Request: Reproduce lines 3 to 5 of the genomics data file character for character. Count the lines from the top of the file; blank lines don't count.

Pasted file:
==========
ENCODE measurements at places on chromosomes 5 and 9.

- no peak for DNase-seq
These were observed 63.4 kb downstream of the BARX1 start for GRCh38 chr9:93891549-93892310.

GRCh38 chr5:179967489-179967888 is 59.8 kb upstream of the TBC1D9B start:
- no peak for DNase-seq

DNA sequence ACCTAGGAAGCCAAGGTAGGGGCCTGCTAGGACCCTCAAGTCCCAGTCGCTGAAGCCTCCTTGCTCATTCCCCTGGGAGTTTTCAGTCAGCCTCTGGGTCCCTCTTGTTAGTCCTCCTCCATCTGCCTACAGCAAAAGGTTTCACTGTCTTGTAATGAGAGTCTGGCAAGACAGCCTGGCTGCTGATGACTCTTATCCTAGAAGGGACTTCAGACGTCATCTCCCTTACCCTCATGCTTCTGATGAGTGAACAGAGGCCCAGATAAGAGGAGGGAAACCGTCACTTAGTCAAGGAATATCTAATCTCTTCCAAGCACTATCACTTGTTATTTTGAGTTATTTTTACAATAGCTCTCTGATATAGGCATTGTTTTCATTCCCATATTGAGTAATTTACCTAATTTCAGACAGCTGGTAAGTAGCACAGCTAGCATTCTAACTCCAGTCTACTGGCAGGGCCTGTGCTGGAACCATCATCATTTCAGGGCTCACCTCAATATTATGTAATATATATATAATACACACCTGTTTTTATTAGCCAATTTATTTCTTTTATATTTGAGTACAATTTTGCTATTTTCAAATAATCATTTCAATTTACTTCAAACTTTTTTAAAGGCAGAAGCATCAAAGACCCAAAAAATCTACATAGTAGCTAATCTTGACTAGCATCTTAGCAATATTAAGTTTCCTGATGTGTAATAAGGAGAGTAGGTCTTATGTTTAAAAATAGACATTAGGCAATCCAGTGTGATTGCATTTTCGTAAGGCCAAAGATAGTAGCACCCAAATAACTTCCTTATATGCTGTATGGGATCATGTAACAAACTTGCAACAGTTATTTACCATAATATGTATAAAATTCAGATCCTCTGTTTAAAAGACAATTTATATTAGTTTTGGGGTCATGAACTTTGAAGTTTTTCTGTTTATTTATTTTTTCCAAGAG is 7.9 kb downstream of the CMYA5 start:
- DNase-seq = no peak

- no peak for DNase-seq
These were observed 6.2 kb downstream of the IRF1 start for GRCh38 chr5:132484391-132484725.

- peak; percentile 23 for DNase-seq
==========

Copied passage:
These were observed 63.4 kb downstream of the BARX1 start for GRCh38 chr9:93891549-93892310.

GRCh38 chr5:179967489-179967888 is 59.8 kb upstream of the TBC1D9B start:
- no peak for DNase-seq